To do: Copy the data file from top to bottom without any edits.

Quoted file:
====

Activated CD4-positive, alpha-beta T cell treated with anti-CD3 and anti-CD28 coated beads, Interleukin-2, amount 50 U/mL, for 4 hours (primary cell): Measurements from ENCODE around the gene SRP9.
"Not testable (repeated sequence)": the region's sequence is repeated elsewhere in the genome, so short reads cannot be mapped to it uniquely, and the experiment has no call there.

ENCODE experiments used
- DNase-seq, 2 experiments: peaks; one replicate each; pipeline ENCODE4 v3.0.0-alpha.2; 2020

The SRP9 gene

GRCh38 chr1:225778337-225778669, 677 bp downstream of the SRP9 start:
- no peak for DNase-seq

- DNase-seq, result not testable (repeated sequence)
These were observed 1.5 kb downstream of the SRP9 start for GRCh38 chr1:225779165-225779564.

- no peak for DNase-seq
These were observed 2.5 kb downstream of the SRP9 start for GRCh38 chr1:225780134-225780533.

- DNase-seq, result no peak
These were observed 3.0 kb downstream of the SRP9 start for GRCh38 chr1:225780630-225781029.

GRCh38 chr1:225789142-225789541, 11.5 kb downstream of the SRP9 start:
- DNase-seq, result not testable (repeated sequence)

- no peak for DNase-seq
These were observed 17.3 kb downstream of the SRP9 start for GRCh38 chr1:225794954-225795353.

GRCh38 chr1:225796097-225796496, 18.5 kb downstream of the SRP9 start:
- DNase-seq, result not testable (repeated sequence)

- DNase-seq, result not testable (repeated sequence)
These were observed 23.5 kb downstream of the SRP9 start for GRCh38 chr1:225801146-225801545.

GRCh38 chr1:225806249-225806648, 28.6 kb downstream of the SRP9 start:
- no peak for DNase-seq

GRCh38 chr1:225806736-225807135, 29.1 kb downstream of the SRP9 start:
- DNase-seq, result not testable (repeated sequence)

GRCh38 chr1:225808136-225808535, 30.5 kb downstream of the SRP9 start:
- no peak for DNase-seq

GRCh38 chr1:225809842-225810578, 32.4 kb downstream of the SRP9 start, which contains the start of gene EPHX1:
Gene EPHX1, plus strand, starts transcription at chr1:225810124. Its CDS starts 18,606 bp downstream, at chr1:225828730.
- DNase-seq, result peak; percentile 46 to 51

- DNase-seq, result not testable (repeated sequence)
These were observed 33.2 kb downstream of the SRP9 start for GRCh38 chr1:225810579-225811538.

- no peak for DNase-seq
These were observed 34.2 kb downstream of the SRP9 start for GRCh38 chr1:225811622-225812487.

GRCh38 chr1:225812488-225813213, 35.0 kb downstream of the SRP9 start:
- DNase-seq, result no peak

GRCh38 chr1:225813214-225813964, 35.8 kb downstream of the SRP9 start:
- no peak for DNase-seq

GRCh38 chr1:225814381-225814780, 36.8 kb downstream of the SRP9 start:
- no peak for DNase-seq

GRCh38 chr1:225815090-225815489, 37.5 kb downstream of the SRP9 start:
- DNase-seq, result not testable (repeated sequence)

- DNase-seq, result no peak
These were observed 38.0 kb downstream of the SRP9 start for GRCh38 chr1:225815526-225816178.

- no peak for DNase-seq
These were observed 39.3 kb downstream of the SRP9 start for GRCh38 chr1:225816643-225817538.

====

Activated CD4-positive, alpha-beta T cell treated with anti-CD3 and anti-CD28 coated beads, Interleukin-2, amount 50 U/mL, for 4 hours (primary cell): Measurements from ENCODE around the gene SRP9.
"Not testable (repeated sequence)": the region's sequence is repeated elsewhere in the genome, so short reads cannot be mapped to it uniquely, and the experiment has no call there.

ENCODE experiments used
- DNase-seq, 2 experiments: peaks; one replicate each; pipeline ENCODE4 v3.0.0-alpha.2; 2020

The SRP9 gene

GRCh38 chr1:225778337-225778669, 677 bp downstream of the SRP9 start:
- no peak for DNase-seq

- DNase-seq, result not testable (repeated sequence)
These were observed 1.5 kb downstream of the SRP9 start for GRCh38 chr1:225779165-225779564.

- no peak for DNase-seq
These were observed 2.5 kb downstream of the SRP9 start for GRCh38 chr1:225780134-225780533.

- DNase-seq, result no peak
These were observed 3.0 kb downstream of the SRP9 start for GRCh38 chr1:225780630-225781029.

GRCh38 chr1:225789142-225789541, 11.5 kb downstream of the SRP9 start:
- DNase-seq, result not testable (repeated sequence)

- no peak for DNase-seq
These were observed 17.3 kb downstream of the SRP9 start for GRCh38 chr1:225794954-225795353.

GRCh38 chr1:225796097-225796496, 18.5 kb downstream of the SRP9 start:
- DNase-seq, result not testable (repeated sequence)

- DNase-seq, result not testable (repeated sequence)
These were observed 23.5 kb downstream of the SRP9 start for GRCh38 chr1:225801146-225801545.

GRCh38 chr1:225806249-225806648, 28.6 kb downstream of the SRP9 start:
- no peak for DNase-seq

GRCh38 chr1:225806736-225807135, 29.1 kb downstream of the SRP9 start:
- DNase-seq, result not testable (repeated sequence)

GRCh38 chr1:225808136-225808535, 30.5 kb downstream of the SRP9 start:
- no peak for DNase-seq

GRCh38 chr1:225809842-225810578, 32.4 kb downstream of the SRP9 start, which contains the start of gene EPHX1:
Gene EPHX1, plus strand, starts transcription at chr1:225810124. Its CDS starts 18,606 bp downstream, at chr1:225828730.
- DNase-seq, result peak; percentile 46 to 51

- DNase-seq, result not testable (repeated sequence)
These were observed 33.2 kb downstream of the SRP9 start for GRCh38 chr1:225810579-225811538.

- no peak for DNase-seq
These were observed 34.2 kb downstream of the SRP9 start for GRCh38 chr1:225811622-225812487.

GRCh38 chr1:225812488-225813213, 35.0 kb downstream of the SRP9 start:
- DNase-seq, result no peak

GRCh38 chr1:225813214-225813964, 35.8 kb downstream of the SRP9 start:
- no peak for DNase-seq

GRCh38 chr1:225814381-225814780, 36.8 kb downstream of the SRP9 start:
- no peak for DNase-seq

GRCh38 chr1:225815090-225815489, 37.5 kb downstream of the SRP9 start:
- DNase-seq, result not testable (repeated sequence)

- DNase-seq, result no peak
These were observed 38.0 kb downstream of the SRP9 start for GRCh38 chr1:225815526-225816178.

- no peak for DNase-seq
These were observed 39.3 kb downstream of the SRP9 start for GRCh38 chr1:225816643-225817538.